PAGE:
Leather that is very dry and hasn’t been properly maintained is likely to start cracking over time. Cracking is common on all types of leather, including leather car seats, leather furniture and couches, leather shoes and jackets. 

The best way to deal with cracks in your leather is to prevent them from happening in the first place. To prevent cracked leather, keep the leather hydrated with a leather conditioner — you should begin conditioning even new leather every six months to make sure you’re maintaining proper hydration. Preventing cracks is much easier than repairing them once they’ve formed. 

If your leather is showing only minor cracks, like fine lines in the surface of the leather, leather conditioner will restore the finish of the leather and prevent the cracks from worsening. Again, to prevent new cracks and fix existing cracks, be sure to adequately condition the leather every six months. If the leather absorbs the conditioner quickly, that’s a good sign that the leather is very dry and additional conditioner may be needed.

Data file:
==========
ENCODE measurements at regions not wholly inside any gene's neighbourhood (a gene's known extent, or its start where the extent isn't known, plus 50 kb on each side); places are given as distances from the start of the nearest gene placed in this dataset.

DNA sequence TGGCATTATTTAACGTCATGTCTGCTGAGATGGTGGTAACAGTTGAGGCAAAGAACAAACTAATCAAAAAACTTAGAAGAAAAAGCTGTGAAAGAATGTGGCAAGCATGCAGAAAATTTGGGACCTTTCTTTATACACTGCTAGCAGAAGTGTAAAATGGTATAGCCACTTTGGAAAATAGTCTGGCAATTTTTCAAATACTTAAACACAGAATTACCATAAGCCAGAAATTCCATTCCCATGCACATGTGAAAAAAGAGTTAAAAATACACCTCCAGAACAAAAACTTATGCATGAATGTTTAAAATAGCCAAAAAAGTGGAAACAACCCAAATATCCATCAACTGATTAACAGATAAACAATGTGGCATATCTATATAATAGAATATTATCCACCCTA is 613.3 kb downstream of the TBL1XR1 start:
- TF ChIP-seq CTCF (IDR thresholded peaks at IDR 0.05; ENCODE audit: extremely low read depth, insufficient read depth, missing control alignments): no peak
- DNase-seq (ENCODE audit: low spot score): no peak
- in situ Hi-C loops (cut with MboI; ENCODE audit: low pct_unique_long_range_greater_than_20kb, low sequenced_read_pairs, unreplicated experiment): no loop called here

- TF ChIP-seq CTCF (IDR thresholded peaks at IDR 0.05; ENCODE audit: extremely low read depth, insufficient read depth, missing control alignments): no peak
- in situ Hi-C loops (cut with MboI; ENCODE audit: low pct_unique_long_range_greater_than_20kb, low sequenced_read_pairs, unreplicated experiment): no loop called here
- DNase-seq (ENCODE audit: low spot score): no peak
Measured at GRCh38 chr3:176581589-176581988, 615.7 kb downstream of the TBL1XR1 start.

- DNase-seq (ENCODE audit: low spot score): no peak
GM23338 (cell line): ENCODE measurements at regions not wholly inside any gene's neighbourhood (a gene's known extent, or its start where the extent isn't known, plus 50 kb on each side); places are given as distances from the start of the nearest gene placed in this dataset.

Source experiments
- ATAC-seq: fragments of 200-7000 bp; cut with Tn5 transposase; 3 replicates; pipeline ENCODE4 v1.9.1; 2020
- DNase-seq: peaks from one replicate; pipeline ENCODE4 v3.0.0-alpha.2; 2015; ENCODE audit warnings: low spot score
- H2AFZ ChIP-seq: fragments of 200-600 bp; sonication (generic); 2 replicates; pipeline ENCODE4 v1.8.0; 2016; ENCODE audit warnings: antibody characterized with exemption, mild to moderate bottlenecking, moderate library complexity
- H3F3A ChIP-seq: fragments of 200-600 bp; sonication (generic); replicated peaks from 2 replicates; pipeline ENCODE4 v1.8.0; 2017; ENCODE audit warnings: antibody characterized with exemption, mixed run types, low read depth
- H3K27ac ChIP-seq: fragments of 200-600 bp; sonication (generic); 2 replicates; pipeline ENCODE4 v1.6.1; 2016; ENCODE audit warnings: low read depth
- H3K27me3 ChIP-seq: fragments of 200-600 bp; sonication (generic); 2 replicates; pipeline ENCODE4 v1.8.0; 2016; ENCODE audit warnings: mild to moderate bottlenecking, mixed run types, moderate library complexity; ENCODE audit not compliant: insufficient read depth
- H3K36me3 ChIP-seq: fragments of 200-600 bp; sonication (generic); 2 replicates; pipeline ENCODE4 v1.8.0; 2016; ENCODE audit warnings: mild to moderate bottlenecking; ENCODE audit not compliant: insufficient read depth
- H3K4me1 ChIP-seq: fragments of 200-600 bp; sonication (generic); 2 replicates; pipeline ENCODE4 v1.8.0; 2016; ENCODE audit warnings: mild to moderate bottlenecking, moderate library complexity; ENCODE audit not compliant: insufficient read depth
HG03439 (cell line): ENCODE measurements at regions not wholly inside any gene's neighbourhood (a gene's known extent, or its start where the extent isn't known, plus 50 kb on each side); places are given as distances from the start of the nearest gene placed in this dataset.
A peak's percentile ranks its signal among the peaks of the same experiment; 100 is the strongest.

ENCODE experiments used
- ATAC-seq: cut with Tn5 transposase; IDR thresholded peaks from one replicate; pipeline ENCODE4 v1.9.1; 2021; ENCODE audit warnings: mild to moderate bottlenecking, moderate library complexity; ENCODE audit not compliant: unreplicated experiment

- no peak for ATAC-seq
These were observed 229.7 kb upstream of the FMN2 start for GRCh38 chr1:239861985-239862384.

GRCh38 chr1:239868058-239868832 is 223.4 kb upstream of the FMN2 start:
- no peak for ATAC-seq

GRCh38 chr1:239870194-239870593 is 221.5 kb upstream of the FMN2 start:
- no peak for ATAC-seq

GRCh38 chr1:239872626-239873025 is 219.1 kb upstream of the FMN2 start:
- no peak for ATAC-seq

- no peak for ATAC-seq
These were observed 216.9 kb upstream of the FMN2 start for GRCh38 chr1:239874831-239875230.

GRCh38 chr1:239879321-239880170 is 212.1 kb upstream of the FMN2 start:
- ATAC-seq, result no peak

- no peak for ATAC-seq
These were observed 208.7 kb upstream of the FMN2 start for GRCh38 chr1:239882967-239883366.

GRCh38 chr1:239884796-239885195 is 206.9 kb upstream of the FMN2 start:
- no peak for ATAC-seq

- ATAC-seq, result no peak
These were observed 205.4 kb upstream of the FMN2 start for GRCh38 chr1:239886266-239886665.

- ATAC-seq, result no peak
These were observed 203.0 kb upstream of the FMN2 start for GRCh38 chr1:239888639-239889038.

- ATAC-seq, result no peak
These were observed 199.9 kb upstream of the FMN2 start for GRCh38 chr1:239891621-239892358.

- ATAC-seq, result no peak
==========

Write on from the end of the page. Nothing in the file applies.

Unfortunately, once cracks are deep and have formed significant groves or separations in the leather, you can’t repair them with a topical product like a leather conditioner. You will likely need to work with a local leather restoration specialist who can help repair the cracks. Patches or fillers are used by professionals to fix deep cracks in the leather’s surface, especially on leather couches, chairs or car seats.

One side note: leather car seats often harden and crack over time, especially if the leather was coated, which is common with some mass car manufacturers and older vehicles. You can’t condition coated leather, as a conditioner won’t penetrate that thick, synthetic coating. But the coating does typically wear off with use, so it’s important to regularly test whether a conditioner can penetrate the leather. Once it can, start conditioning immediately to prevent cracking. Fixing cracked leather car seats is extremely difficult, so protecting them from the start is key. 

4. Condition Your Leather

Aside from leather conditioning to repair damage, leather needs to be conditioned regularly to restore lost moisture and keep the fibers flexible, preventing damage. To start leather restoration and conditioning, apply our all-natural leather conditioner to the leather surface in thin coats, using a lint-free cloth. Allow the conditioner to absorb for at least two hours (preferably 24). Then, wipe off any excess conditioner using a clean lint-free cloth.